Since the inception of the Internet, businesses have been forced into developing new methodologies as to how they approach customer acquisition and building brand awareness.
Once acquired, it would then be up to the sales teams to convert customers and find ways to pull them back in for another purchase, to retain them.
This age-old customer cycle is better known today as the sales funnel or customer journey. Both digital marketers and growth hackers use it to grow modern businesses. But they go about it in different ways, albeit using similar methods and frameworks.
So what are the similarities and what sets them apart? Well, in this article we’ll break down the differences between digital marketing and growth hacking.
What is digital marketing?
If we cast our minds back to the old ways of marketing, the traditional ways, we think about marketing tactics like television, radio, print ads and billboards. These were the channels that marketers would use to promote their products and services, capturing the attention of their audiences to drive sales and brand awareness.
Fast-forward to the post-internet era and we see these same techniques used in a different manner. Instead of a billboard, we see a banner ad appear on a webpage. Instead of radio, we have promotional audio or video messages on social media or YouTube.
What these digital marketing techniques have in common, and the channels they use to deploy them, is they are trying to build brand awareness and engage customers, enticing a direct or future sale (lead generation).
These two objectives (to attract and engage customers) are known as Awareness and Acquisition. They make up the initial stages of the sales funnel which you can read more about here.
The different roles and tools of a digital marketing team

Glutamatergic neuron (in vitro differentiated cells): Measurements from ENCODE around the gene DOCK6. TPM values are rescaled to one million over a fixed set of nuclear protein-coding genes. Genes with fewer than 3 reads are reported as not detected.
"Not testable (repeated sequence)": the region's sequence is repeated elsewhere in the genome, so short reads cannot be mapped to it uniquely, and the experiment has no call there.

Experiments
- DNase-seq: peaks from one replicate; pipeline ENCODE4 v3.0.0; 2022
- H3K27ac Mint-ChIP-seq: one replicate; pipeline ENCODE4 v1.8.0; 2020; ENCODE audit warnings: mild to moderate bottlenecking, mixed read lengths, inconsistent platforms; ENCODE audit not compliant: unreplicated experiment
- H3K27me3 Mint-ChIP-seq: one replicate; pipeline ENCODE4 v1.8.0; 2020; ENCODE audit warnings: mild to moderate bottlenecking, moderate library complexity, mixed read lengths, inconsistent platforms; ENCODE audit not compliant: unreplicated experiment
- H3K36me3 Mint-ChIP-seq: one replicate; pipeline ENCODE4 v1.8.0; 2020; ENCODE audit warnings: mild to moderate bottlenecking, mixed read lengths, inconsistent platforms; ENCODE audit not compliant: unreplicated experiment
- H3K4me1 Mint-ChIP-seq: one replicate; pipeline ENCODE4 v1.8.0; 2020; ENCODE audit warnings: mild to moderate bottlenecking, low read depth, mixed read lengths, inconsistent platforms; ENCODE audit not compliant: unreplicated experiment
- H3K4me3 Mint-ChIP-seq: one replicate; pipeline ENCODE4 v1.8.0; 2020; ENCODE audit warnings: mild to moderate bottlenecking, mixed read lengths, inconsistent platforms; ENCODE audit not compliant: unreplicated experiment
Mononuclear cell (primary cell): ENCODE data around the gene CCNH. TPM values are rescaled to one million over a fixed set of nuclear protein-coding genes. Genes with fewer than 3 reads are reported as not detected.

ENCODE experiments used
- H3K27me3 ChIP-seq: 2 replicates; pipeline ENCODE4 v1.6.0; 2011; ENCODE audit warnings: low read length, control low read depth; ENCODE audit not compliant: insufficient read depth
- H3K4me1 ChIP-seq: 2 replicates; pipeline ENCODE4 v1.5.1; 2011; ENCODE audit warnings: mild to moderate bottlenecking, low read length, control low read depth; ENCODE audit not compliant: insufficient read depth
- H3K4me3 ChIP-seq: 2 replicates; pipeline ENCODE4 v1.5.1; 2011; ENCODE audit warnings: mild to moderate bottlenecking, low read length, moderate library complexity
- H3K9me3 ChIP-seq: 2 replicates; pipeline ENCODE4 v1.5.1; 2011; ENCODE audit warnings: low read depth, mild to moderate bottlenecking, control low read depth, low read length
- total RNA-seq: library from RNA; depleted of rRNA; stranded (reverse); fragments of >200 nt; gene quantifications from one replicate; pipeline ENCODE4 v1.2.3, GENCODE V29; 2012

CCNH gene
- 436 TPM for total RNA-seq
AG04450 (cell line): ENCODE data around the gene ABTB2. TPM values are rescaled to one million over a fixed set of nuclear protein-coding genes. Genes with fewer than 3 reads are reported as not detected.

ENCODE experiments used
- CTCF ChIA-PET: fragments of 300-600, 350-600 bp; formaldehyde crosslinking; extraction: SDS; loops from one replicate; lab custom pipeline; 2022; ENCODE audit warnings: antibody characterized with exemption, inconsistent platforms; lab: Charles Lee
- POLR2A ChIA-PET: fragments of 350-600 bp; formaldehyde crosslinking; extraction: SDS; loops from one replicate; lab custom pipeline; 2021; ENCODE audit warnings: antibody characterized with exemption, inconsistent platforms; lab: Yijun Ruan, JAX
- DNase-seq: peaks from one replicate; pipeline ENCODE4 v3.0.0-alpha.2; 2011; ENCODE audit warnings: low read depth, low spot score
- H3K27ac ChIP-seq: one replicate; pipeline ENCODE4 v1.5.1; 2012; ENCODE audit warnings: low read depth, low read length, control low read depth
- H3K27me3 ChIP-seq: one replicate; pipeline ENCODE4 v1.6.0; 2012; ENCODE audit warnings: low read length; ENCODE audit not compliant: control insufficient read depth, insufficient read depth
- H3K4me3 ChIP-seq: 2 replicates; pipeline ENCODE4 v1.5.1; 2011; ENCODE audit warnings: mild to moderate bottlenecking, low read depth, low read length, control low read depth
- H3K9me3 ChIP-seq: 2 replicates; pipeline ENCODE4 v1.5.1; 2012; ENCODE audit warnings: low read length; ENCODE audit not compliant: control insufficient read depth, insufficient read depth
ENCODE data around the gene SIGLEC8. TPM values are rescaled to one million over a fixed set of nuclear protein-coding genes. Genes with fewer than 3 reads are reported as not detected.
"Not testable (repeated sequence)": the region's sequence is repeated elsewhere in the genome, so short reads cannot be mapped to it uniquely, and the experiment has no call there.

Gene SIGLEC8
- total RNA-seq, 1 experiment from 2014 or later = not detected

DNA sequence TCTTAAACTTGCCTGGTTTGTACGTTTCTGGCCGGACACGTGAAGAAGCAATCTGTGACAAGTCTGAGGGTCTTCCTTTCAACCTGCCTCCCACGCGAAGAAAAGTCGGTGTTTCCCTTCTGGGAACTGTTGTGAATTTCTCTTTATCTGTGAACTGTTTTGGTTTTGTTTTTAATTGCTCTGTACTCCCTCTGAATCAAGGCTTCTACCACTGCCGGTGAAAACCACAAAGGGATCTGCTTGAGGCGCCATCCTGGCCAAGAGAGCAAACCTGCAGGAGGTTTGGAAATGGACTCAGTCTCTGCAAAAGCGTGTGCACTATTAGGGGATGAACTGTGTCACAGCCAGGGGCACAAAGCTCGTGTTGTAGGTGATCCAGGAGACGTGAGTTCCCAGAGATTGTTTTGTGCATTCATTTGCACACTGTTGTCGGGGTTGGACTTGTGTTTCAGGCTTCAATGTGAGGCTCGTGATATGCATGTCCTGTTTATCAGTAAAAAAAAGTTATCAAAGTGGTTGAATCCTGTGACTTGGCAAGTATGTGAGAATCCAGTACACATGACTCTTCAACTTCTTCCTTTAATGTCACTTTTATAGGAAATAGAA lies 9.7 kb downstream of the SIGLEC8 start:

The power of digital marketing has grown exponentially over the last decade with more and more companies seeing its immense value and potential for business growth.
In an era of ultra-competitiveness within virtually every sector, building a strong digital presence is no longer optional for success, it’s mandatory.
Often, teams will be made up of several specialists, each with their own role to play in achieving business objectives and in 2022, the demand for marketing-related professionals is huge.
Here are some examples of digital marketing roles you can expect to find:
- Digital Marketing Manager - they are responsible for creating, implementing and managing the progress of digital marketing campaigns. Their job is to make sure that a brand’s product or service is being represented and promoted in the best possible way for their consumers.
- SEO Specialist - they help businesses rank higher in Google search results organically, ideally putting them at the top of the search engine results page (SERP). SEO also includes the optimization of keywords and content.
- SEM Specialist - they use paid advertising or PPC (pay-per-click) as it’s known, to advertise on search engines. These are the results you’ll find right at the top of a search result page with ‘Ad’ written next to them.
- Content Marketing Specialist - these people have a lot to juggle as ‘content’ itself means many things. Content marketers are responsible for deciding what types of content are produced and how they are delivered, including blog posts, audio and video content, case studies and whitepapers and more.
- Social Media Manager - they create social media strategies to execute on all of a company's social media platforms, such as Instagram, LinkedIn or Facebook. They monitor, measure and report on campaign performance.
- Email Marketing Specialist - they are responsible for managing a company’s list of email subscribers and the content promoted through the channel. Email marketing has evolved dramatically over the years as consumer behaviour has changed. Specialists will map out entire customer journeys through email.
- Digital Analyst - they are responsible for communicating campaign data into actionable strategies for the wider marketing team and stakeholders. They also help to maintain databases and records as well as audit campaigns for optimization.
As you can see, digital marketing is far from a one-man operation. It requires a myriad of skills and sensibilities all pulled together to achieve business growth.
To sum up, common digital marketing strategies are:
- Organic SEO (search engine optimization) and paid SEM (PPC)
- Content marketing
- Email marketing
- Social media marketing
What is growth hacking?
So if digital marketing is about using online channels to generate awareness, leads and sales, we can define growth hacking as sharing the same objective - to grow a business. The difference then is that growth hacking focuses on iterative processes to rapidly accelerate growth, at every stage of the marketing funnel. It’s heavily reliant on data to drive growth.